Romeo has even coined a new marketing catch phrase to reflect Emerald's newfound comprehensive approach to the music industry: the "Emerald Advantage." And if that sounds a little like Madison Avenue, Romeo counters, "Hey, what do you expect from the guy who brought you 'Nothing Beats a Bud?'"

The continuing saga of Milan Bogdan: The Nashville studio marketing whiz has moved on yet again, taking the position of general manager at East Iris Studios. Normally, the movements of studio managers are primarily of local interest. But Bogdan has been integral to the workings of several of the city's major facilities, and he's brought significant changes to all of them during critical times in Nashville's evolution, starting with his co-ownership of Masterfonics and his seven-year stint as general manager of Emerald Studios. He left Emerald in December of last year after implementing some unique business strategies, including post-production and broadcast divisions. More recently, Bogdan did consulting work for the newly refurbished Quad Recording. As of June 5, he took the reins at East Iris, purchased earlier this year by ocean Way/Nashville co-owner Gary Belz.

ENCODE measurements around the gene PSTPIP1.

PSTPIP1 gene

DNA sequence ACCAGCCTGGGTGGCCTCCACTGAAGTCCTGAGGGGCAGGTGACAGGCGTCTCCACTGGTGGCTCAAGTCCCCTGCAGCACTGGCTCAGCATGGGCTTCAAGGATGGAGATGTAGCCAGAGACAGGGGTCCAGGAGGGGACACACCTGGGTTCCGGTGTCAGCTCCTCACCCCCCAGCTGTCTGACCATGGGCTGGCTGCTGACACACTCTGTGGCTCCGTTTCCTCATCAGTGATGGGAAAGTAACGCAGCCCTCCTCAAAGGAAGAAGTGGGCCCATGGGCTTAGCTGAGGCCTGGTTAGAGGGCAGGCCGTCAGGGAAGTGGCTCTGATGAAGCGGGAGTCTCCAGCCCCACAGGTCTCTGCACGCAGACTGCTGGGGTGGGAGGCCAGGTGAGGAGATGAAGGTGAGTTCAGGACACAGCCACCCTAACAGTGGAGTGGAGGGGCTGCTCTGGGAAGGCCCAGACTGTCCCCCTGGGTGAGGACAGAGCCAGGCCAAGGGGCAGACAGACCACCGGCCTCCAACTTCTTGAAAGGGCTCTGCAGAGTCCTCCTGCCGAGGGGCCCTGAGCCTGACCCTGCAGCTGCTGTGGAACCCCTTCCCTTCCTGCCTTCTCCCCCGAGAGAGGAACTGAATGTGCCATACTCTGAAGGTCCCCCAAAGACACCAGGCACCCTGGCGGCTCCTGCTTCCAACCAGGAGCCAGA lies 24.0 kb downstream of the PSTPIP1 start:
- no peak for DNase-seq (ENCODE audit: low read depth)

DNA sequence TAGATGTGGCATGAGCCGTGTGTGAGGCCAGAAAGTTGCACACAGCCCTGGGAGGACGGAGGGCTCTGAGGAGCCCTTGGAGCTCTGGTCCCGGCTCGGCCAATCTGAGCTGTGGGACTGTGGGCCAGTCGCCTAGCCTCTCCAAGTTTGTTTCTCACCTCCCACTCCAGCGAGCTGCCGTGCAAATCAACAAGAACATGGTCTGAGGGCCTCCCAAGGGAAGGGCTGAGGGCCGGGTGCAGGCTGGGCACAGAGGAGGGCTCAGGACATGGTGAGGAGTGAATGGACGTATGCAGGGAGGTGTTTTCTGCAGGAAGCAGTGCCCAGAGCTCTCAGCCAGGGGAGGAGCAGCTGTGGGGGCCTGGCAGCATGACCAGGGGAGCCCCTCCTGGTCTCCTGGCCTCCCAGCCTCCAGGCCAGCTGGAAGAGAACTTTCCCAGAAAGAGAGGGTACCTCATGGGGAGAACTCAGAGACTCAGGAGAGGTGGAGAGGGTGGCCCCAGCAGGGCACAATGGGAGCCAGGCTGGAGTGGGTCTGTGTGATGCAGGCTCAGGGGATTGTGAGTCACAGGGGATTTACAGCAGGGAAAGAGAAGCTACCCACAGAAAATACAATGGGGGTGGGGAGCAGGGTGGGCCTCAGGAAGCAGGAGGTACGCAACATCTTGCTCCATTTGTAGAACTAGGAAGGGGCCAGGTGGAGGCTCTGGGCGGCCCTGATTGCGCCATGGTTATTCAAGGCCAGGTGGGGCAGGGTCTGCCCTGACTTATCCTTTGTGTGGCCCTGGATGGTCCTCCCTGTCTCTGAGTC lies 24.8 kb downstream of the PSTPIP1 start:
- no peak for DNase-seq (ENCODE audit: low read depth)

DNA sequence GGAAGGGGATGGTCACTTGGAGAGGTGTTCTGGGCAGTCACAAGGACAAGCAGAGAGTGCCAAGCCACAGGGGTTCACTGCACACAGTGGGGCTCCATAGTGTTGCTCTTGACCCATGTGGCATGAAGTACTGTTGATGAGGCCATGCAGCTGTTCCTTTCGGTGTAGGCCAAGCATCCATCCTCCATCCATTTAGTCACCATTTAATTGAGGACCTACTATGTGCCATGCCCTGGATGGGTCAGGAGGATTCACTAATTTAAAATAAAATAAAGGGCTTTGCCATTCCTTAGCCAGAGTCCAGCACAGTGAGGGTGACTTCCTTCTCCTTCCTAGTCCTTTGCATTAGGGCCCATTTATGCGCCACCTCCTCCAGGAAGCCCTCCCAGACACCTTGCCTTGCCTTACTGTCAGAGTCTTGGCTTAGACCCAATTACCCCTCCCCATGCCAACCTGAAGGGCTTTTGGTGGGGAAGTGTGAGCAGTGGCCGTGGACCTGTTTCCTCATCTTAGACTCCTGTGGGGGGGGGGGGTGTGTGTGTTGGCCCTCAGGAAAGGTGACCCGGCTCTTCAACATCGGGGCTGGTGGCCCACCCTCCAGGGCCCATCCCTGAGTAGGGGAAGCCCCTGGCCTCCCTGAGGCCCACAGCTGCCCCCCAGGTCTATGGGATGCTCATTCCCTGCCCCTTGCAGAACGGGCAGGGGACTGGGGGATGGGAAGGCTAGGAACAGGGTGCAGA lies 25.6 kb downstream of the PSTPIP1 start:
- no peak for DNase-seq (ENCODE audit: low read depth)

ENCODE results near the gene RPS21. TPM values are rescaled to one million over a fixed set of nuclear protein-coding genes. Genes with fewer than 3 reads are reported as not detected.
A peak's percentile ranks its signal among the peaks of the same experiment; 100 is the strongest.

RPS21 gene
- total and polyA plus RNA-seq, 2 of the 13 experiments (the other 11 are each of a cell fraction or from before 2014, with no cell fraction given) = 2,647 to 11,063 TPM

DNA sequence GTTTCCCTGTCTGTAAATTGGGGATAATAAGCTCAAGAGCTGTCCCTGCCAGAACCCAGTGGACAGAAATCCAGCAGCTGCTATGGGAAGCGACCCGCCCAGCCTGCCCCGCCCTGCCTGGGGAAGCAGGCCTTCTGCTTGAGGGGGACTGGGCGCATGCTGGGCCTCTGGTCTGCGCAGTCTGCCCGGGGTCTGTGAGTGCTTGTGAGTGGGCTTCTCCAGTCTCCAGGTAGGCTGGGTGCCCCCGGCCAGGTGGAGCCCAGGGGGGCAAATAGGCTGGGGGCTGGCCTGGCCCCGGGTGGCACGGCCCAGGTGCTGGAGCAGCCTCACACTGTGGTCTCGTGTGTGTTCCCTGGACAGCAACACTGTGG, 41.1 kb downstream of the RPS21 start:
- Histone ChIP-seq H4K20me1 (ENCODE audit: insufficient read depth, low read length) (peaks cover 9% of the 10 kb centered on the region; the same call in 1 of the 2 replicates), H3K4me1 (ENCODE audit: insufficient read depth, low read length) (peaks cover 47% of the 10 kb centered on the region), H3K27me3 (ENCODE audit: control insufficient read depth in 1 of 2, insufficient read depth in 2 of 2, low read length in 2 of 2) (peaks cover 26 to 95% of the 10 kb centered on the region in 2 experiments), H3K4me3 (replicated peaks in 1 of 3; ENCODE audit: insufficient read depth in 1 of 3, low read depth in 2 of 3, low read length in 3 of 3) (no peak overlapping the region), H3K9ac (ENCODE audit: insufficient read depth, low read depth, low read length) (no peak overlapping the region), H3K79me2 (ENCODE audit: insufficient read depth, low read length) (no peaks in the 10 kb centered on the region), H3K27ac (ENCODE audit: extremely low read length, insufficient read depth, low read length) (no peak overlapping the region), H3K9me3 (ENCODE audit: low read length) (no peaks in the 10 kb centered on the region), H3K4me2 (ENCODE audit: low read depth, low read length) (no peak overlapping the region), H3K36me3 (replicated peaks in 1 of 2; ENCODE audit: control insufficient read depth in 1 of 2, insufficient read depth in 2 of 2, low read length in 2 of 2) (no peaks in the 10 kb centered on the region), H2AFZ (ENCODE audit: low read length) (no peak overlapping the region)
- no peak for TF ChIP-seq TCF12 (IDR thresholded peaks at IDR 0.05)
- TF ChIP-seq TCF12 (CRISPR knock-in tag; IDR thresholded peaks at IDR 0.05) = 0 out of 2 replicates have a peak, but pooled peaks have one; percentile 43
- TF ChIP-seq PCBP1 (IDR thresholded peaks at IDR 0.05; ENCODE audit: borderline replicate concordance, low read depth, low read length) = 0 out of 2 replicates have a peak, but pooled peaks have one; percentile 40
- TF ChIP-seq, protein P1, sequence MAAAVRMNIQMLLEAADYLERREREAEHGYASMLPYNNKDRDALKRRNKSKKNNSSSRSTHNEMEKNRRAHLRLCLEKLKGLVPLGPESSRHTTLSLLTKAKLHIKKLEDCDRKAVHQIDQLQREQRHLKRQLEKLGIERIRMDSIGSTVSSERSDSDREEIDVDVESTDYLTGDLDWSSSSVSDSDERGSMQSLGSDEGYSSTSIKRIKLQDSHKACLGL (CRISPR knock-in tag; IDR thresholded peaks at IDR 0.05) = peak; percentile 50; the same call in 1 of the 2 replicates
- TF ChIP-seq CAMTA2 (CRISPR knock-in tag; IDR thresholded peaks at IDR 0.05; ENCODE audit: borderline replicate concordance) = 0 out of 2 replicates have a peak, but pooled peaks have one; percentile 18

Bogdan's take on that facility is that it has an inherent imbalance. Its major-league tracking room is fitted with an SSL 9000 J console, and its B room holds a Pro Tools system and a Mackie mixer. "What needs to happen here is to expand the B room into a higher-end overdub studio," he explains. "That way, an entire project can be done here, with tracking, overdubbing and mixing all accommodated within the same facility. It will keep more of the work within the studio."

Bogdan is currently surveying the facility's major clients regarding what type of console they'd like to see in the B studio. "We want to capitalize on the fact that this studio offers clients a lot of privacy," says Bogdan. "With a higher-end second studio, they don't have to leave to do overdubs."